Registration: from 1 May 2017 to 6 September 2017
Probabilistic logics combine the expressive power of logic with the ability to reason with uncertainty. Given the discrete nature of logical languages, it is natural to use these languages for modelling discrete distributions. However, for many practical applications, both discrete and continuous distributions are required. In this talk, I will discuss several approaches for dealing with continuous distributions as part of a PLP language. Furthermore, I will discuss in more detail our recent PLP approach for dealing with continuous distributions by means of probability intervals. In particular, the Interative Hybrid Probabilistic Model Counting (IHPMC) algorithm will be discussed, which enables approximating a large class of hybrid problems with a bounded error. It has been shown that the current implementation can outperform current sampling implementation, in particular when the programs contain sufficient logical structure.
PRISM is a probabilistic programming language based on Prolog augmented with primitives to
represent probabilistic choice. PRISM is implemented using a combination of low
level support from a modified version of B-Prolog, source level program transformation, and
libraries for probabilistic inference and learning implemented in the imperative language C.
More recently, developers of probabilistic languages working in the functional programming
paradigm have taken the approach of embedding probabilistic primitives into an existing
language, with little or no modification to the host language, primarily by using continuations:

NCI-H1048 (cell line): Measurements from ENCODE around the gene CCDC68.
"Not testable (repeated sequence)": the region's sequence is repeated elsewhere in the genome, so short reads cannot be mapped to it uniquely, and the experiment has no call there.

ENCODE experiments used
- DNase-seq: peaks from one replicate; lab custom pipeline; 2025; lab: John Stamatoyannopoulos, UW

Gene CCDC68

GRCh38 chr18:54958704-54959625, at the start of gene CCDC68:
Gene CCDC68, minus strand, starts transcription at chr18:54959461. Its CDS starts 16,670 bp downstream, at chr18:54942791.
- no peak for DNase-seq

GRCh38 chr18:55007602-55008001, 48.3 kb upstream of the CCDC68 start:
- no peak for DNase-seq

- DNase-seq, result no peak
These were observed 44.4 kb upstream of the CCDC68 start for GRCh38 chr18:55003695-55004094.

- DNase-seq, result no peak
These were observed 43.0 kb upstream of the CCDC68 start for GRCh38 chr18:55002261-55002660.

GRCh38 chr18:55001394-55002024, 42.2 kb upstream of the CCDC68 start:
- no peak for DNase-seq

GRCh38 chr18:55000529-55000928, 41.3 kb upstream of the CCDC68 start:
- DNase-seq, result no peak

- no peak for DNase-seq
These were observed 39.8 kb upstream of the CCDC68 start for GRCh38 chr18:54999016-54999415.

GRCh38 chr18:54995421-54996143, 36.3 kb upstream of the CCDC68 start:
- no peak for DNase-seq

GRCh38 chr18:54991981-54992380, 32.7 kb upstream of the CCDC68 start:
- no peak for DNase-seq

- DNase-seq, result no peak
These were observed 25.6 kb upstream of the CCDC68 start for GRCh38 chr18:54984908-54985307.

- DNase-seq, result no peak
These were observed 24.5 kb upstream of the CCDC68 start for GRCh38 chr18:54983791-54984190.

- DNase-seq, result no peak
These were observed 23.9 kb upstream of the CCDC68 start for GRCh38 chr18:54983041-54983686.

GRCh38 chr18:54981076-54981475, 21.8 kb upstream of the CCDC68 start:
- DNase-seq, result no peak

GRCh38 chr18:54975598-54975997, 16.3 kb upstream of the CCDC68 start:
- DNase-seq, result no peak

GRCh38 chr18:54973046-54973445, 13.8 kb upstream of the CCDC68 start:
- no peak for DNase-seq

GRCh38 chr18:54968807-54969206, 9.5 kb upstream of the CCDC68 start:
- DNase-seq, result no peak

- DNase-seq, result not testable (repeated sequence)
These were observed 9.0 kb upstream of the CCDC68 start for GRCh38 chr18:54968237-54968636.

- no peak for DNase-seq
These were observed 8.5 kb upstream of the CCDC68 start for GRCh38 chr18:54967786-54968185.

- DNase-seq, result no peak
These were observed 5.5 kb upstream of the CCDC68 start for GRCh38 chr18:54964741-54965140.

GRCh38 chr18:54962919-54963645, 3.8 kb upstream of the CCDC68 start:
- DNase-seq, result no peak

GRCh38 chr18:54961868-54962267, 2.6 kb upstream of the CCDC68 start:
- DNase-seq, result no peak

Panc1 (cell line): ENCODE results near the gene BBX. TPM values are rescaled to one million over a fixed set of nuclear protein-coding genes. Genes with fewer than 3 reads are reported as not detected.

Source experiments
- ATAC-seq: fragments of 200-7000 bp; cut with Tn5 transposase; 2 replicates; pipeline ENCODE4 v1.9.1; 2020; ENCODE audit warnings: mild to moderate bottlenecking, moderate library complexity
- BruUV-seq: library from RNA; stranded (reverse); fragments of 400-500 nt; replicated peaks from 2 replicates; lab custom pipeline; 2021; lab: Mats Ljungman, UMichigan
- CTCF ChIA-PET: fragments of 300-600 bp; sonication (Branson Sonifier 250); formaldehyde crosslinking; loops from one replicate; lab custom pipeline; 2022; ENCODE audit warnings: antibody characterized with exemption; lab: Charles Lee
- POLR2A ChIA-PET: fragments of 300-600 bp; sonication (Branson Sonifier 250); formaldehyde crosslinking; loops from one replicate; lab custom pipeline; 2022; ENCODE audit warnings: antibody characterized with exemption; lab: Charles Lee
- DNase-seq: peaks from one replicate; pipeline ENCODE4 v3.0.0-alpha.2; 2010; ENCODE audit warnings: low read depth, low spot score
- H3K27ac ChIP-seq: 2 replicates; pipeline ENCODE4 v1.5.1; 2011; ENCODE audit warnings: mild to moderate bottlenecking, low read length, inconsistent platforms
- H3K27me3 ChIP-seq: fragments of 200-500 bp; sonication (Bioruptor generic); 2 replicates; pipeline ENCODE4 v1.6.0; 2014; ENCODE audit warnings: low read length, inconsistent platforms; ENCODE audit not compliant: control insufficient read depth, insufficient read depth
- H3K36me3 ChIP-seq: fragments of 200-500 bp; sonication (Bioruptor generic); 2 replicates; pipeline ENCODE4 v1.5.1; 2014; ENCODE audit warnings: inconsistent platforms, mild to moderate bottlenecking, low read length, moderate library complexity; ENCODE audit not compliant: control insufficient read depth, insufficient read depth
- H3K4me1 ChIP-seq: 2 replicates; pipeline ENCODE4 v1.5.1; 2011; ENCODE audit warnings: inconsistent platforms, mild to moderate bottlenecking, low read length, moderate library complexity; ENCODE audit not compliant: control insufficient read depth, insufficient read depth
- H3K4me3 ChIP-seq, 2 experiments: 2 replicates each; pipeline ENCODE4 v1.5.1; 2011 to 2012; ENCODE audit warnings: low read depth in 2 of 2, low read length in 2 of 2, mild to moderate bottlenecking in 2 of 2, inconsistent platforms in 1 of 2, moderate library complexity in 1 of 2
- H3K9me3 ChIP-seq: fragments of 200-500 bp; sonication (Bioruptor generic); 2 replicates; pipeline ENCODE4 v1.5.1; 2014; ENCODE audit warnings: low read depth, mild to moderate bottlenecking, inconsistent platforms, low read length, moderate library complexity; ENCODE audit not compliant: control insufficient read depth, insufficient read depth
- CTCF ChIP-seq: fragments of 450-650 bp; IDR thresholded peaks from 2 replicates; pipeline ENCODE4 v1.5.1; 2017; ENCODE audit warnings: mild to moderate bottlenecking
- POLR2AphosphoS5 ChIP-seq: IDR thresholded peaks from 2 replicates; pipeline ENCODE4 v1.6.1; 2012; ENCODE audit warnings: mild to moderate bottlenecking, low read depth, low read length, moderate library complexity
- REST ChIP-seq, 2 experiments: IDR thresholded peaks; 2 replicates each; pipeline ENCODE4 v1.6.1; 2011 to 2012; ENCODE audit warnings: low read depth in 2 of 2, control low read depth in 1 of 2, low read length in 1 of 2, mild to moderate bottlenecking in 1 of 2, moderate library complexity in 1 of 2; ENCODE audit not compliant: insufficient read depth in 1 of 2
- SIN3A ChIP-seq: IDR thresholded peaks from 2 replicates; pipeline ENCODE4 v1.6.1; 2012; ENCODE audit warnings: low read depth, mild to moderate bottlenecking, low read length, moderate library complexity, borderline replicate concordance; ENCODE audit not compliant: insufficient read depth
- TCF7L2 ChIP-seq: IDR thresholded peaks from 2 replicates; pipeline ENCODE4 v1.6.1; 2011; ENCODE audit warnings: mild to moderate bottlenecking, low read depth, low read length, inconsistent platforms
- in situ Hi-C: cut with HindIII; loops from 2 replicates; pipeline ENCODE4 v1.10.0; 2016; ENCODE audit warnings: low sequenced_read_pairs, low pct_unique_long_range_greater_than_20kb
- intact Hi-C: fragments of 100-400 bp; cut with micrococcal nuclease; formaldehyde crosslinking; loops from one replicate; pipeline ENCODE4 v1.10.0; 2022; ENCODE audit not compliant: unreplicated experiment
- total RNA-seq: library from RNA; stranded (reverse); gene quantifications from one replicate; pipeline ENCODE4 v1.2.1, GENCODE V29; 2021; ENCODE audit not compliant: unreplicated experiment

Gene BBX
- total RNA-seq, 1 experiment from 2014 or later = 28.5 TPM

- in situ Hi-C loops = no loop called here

captured continuations represent pieces of the probabilistic program which can be manipulated to
achieve a great variety of computational effects.
In this talk, I will describe an approach based on delimited control operators recently introduced into SWI Prolog. These are used to create a system of nested effect handlers which together implement a core functionality of PRISM -the building of explanation graphs- entirely in Prolog and using an order of magnitude less code. In addition, other declarative programming tools, such as constraint logic programming, are used to implement several tools for inference, such as the inside-outside and EM algorithms, lazy best-first explanation search, and MCMC samplers.
By embedding the functionality of PRISM into SWI Prolog, users gain access to its rich libraries and development environment. By expressing the functionality of PRISM in a relatively small amount of pure, high-level Prolog, this implementation will hopefully facilitate further experimentation with the mechanisms of probabilistic logic programming and extensions to new modelling features.
|Papers due:|| Sun, |
|Notification to authors:||Tue, 11th July 2017|
|Camera ready version due:||Tue, 25th July 2017|
|Registration deadline:||Wed, 6th September 2017|
|Workshop date:||Thu, 7th September 2017|
(the deadline for all dates is 23:59 BST)
Full papers: 6-12 pages, short communications 2-5 pages.
Submissions site: easychair.
Call for papers: txt.